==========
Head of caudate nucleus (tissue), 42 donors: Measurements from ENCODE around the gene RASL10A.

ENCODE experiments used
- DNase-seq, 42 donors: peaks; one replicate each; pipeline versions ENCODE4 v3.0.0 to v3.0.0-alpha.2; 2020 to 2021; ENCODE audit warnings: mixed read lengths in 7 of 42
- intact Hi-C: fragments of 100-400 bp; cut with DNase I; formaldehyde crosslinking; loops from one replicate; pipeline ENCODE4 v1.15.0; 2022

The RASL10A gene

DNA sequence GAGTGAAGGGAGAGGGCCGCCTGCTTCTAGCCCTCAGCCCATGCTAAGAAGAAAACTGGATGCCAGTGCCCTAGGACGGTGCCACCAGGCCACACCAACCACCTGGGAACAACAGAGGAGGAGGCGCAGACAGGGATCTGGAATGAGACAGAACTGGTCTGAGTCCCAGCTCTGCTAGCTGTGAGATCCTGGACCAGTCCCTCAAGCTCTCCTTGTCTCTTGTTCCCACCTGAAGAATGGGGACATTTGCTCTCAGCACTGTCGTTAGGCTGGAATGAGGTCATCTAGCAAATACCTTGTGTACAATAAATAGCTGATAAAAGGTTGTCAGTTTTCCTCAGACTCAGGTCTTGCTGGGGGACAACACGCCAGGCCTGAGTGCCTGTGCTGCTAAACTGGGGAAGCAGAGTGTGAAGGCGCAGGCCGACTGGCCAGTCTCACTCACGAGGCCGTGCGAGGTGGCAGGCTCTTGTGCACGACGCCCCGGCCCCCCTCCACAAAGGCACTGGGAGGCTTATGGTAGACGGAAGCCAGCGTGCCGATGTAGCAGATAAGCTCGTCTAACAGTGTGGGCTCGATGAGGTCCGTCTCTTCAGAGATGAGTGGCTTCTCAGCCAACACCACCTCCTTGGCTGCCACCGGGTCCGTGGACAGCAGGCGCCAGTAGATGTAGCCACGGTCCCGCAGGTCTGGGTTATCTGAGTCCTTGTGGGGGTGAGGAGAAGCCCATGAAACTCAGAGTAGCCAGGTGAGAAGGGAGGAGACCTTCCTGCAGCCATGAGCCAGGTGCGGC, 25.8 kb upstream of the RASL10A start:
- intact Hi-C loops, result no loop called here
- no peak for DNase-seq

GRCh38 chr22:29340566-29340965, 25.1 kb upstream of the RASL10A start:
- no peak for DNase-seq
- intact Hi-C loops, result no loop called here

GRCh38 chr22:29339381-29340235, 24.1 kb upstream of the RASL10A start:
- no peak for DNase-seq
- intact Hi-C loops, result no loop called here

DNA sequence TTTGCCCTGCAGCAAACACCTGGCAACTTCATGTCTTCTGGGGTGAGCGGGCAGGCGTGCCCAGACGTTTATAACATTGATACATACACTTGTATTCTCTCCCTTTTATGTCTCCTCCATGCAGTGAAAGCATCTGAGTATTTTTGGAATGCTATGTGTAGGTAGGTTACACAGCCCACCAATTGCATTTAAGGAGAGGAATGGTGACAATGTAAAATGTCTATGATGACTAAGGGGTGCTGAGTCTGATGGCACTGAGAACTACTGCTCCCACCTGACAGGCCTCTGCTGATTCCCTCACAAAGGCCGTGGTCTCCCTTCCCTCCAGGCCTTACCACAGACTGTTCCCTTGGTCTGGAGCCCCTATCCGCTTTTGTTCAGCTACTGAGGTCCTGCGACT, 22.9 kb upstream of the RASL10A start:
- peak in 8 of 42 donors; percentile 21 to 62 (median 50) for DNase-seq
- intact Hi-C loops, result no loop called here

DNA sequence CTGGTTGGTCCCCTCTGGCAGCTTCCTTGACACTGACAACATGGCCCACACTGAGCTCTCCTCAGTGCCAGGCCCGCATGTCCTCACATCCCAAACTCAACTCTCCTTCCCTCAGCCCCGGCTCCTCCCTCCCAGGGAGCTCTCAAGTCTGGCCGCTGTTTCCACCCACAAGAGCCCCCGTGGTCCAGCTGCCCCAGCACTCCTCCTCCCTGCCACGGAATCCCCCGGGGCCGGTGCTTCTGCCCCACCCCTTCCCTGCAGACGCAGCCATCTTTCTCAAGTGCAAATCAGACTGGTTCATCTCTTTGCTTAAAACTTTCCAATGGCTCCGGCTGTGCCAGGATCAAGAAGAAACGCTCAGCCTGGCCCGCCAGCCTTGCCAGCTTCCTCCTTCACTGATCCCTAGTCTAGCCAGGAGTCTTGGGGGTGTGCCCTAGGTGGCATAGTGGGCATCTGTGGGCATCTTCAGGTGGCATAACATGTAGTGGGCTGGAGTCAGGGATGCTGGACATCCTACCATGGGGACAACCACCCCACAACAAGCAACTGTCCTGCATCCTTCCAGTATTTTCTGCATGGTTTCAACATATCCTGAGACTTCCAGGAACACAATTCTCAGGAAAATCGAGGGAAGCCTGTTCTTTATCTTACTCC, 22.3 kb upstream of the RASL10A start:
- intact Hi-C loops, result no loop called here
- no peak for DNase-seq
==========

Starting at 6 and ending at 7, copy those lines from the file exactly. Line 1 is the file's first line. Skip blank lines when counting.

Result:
DNA sequence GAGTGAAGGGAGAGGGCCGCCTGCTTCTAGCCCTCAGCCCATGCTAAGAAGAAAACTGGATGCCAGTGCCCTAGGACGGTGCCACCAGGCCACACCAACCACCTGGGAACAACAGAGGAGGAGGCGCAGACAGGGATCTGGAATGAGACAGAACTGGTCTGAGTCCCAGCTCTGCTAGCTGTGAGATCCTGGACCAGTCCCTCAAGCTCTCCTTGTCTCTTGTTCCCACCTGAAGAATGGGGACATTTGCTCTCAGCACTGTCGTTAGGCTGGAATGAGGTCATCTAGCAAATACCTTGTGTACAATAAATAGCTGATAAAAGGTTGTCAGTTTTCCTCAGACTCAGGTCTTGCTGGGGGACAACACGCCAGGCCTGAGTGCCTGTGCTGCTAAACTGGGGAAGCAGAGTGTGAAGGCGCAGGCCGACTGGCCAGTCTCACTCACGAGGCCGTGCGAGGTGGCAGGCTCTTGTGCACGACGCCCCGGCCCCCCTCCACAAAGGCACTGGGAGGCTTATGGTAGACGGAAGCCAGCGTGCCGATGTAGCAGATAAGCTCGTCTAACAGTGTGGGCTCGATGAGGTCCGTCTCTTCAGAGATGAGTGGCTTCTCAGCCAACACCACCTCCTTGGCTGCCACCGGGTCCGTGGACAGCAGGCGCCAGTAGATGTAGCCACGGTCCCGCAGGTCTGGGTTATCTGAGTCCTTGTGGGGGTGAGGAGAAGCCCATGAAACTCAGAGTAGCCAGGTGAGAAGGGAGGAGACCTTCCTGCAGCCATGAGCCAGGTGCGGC, 25.8 kb upstream of the RASL10A start:
- intact Hi-C loops, result no loop called here